By the Rev Msgr Harry Entwistle
Sunday 4th November , 2018
Preached at St Ninians & St Chads Parish, Perth
St Paul’s Catholic Church, Mt Lawley
Today’s first reading contains the words of the Jewish Schema, “Hear O Israel. The Lord our God is one Lord.” This is the first prayer taught to Jewish children and is to be recited by every Jew in the morning and evening. It is a confession of faith in the one God and what the response to him must be, namely that faithful Jews must love God in a sincere, strong, superlative and intelligent entire love.
This commandment is accepted by Jesus as the first and great commandment, for it unites love and obedience to God which is pivotal to a life of faith. It is certainly not the first and great commandment in the Western world because God is denied, sidelined or deemed to be irrelevant for many in our culture. In the western world an individual is not measured by how much he or she loves God, and those who try to do so must hold on to the belief that it is the one thing that lifts human life out of the mire of self-serving and self-loathing.
Jesus had been in a heated discussion with the scribes and Pharisees about paying taxes to Caesar and whether there is such a thing as the resurrection of the dead. Following this, a single scribe approached him and in a more measured way asked Jesus his opinion on a matter that was often discussed among the Jewish rabbis, namely whether there was one law that formed the basis for all the rest. Jesus answered him by quoting the Scriptures that we heard for our first reading. The scribe agreed that loving God was more valuable than any amount of animal sacrifices. Yet Jesus goes further and adds a second commandment which flows from the first. If God is one and to be loved by the whole of oneself, then other human beings are of equal value to oneself – no more and no less.
All human beings are the same – only God is different. The discussions between Jesus and the Scribes and Pharisees took place in the Temple in the days before Jesus’ crucifixion. In tune with the prophets before him, Jesus criticises the offering of sacrifices that are mechanistic, empty in the sense that they do elicit a response of love and obedience from those who offer them.
In recording this encounter, Mark is delivering the final blow to the Temple system and its empty sacrifices. Mark is saying that the death of Jesus will achieve what these animal sacrifices were intended to do but failed to do. His sacrifice will make all further sacrifice unnecessary.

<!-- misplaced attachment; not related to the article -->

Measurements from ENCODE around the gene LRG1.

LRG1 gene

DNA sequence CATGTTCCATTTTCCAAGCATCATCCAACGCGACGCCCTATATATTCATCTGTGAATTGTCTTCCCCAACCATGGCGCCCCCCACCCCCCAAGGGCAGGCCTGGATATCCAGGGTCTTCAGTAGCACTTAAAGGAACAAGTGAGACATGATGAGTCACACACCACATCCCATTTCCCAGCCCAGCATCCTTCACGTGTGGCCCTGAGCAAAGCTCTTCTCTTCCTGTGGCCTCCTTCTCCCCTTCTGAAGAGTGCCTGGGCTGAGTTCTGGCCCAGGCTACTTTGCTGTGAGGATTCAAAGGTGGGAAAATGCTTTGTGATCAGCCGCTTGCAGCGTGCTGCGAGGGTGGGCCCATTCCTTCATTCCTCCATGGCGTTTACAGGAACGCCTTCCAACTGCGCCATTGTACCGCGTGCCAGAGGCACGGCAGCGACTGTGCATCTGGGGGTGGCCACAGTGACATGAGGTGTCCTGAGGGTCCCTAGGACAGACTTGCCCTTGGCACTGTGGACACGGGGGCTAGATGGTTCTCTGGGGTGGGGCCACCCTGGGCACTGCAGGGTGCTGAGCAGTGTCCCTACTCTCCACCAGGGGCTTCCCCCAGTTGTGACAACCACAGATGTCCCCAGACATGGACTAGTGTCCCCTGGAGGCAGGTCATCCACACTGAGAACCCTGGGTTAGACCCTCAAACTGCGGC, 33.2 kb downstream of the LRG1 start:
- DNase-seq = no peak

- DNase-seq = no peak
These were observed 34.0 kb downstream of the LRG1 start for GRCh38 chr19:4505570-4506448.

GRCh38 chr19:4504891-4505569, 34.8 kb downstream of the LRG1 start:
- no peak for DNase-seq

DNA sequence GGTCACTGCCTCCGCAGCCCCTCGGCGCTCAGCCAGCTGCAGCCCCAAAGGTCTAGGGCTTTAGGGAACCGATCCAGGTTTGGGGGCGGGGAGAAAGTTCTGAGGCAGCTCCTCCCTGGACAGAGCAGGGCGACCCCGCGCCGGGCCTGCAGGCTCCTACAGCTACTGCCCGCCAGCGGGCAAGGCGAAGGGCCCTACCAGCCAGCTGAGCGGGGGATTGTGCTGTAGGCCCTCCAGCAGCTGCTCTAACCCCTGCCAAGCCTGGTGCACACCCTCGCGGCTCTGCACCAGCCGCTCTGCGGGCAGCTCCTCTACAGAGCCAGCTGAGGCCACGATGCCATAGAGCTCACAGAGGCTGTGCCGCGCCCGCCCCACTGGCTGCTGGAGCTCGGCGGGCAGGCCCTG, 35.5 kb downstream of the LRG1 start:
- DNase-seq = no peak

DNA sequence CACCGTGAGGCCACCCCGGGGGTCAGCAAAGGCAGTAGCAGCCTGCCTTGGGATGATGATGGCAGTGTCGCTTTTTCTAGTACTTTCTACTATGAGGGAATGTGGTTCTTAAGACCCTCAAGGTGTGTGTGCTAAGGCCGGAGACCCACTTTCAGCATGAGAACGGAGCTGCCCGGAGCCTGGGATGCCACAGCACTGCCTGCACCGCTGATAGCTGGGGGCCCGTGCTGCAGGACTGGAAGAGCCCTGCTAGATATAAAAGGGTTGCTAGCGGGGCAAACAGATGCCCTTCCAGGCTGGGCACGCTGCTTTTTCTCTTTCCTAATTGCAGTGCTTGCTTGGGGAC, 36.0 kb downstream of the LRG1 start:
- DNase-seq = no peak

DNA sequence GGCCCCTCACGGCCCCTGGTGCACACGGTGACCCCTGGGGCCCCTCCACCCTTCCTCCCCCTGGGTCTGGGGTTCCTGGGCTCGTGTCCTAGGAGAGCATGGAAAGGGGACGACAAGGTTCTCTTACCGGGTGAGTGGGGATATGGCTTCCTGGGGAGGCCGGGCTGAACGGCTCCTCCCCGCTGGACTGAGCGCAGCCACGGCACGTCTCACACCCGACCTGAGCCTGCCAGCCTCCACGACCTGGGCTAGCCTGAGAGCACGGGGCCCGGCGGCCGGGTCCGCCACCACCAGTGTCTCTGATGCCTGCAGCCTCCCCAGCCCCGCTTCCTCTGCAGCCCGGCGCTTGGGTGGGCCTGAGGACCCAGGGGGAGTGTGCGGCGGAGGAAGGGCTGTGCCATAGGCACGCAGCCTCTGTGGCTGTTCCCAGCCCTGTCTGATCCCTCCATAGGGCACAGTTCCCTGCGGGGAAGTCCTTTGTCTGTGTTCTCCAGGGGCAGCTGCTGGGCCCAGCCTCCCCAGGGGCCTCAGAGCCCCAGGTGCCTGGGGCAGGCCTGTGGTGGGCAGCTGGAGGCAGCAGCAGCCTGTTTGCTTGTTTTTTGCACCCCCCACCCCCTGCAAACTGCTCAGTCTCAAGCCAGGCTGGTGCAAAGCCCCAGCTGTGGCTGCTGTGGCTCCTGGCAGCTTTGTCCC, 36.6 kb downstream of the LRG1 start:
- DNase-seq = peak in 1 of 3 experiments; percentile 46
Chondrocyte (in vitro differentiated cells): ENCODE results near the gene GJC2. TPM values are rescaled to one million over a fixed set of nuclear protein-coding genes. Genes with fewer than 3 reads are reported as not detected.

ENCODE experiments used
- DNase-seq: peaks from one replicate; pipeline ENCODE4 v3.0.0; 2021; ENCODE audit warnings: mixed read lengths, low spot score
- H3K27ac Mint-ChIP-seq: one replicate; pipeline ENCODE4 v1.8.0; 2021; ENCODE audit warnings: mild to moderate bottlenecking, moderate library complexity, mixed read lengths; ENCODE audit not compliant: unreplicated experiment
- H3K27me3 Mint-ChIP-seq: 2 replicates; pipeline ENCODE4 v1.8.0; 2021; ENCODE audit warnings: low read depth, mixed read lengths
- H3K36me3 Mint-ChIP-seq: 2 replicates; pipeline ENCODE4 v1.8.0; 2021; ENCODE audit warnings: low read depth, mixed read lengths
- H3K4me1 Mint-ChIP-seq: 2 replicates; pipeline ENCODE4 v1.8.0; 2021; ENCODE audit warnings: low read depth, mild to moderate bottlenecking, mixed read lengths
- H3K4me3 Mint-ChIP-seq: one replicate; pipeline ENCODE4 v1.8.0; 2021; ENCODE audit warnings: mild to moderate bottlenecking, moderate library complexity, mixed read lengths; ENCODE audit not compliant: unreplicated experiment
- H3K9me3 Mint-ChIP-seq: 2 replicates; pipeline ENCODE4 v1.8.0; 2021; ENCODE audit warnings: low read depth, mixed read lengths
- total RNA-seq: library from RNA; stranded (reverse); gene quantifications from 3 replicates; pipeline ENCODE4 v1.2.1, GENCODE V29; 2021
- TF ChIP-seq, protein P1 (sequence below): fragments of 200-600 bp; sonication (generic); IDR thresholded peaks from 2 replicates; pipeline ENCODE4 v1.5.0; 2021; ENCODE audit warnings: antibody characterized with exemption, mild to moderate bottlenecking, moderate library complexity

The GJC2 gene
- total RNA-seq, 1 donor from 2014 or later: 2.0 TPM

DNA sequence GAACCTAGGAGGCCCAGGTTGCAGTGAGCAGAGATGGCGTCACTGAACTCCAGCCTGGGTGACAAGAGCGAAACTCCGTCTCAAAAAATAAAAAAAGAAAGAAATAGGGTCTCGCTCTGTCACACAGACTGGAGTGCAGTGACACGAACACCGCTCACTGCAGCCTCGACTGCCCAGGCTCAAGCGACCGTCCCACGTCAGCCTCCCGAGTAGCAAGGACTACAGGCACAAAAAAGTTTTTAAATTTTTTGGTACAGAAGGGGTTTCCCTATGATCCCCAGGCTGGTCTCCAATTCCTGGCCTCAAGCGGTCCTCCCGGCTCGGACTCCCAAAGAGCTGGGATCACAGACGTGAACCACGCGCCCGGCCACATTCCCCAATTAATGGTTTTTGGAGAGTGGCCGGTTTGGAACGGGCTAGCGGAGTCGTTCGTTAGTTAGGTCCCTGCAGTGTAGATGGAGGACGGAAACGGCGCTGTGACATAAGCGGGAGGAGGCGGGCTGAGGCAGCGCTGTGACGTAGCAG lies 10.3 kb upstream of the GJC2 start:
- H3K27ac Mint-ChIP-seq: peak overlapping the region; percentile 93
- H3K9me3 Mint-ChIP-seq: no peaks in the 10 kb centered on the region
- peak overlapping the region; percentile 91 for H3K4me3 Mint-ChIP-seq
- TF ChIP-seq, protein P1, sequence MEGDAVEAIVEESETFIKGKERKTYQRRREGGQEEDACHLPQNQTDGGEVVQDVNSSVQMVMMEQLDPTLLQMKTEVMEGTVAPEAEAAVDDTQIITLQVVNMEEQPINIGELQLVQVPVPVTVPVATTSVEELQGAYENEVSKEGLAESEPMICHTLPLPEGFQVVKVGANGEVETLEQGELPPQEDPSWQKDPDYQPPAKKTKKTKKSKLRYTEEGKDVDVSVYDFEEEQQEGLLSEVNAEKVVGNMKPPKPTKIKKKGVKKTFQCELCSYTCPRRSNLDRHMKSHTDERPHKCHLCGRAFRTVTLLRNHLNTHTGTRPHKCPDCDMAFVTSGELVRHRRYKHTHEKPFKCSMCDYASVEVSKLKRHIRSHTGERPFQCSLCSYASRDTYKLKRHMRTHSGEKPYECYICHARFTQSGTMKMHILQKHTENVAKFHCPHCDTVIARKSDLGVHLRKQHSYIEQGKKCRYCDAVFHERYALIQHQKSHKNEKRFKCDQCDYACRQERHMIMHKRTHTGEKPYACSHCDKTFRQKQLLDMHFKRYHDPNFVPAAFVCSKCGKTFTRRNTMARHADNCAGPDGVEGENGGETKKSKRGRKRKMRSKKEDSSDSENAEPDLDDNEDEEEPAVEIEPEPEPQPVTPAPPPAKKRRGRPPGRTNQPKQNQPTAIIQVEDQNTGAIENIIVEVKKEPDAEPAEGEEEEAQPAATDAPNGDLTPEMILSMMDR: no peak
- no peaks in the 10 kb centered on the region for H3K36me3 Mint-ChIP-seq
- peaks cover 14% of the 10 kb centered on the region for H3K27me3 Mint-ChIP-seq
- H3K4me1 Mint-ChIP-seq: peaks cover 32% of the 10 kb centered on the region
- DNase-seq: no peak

The epistle to the Hebrews points out that the Jewish High Priests who offered the sacrifices died and had to be replaced. In contrast, Jesus the High Priest offered himself as a holy, blameless, unstained sacrifice. The only sacrifice that can save us is that of Christ, and it is that sacrifice that Christian priests and people re-present in every mass. We cannot repeat Jesus’ sacrifice in the mass, the priest and faithful enter into the sacrifice that Jesus offered, in the here and now. God is beyond time and so in the mass we enter into the sacrifice of Calvary and are able receive the love, mercy and forgiveness of God offered to us there. The response he hopes for is that we will love him with all our heart, mind, soul and body, and love others in the same way and to the same degree that we love ourselves. God’s love won our salvation, what greater thing can we pray and work for than for our salvation and that of others. Every time you receive the Eucharistic Sacrament, thank God for his love of you and respond to him by making an expression of love for him. Only then can you live that love in the world.
Monsignor Entwistle was the first Ordinary of the Personal Ordinariate of Our Lady of the Southern Cross. Educated at St Chad's Theological College, he was ordained a priest in the Church of England Diocese of Blackburn in 1964. After reception into the Roman Catholic Church, he was ordained to the priesthood in St Mary's Cathedral, Perth on 15 June 2012.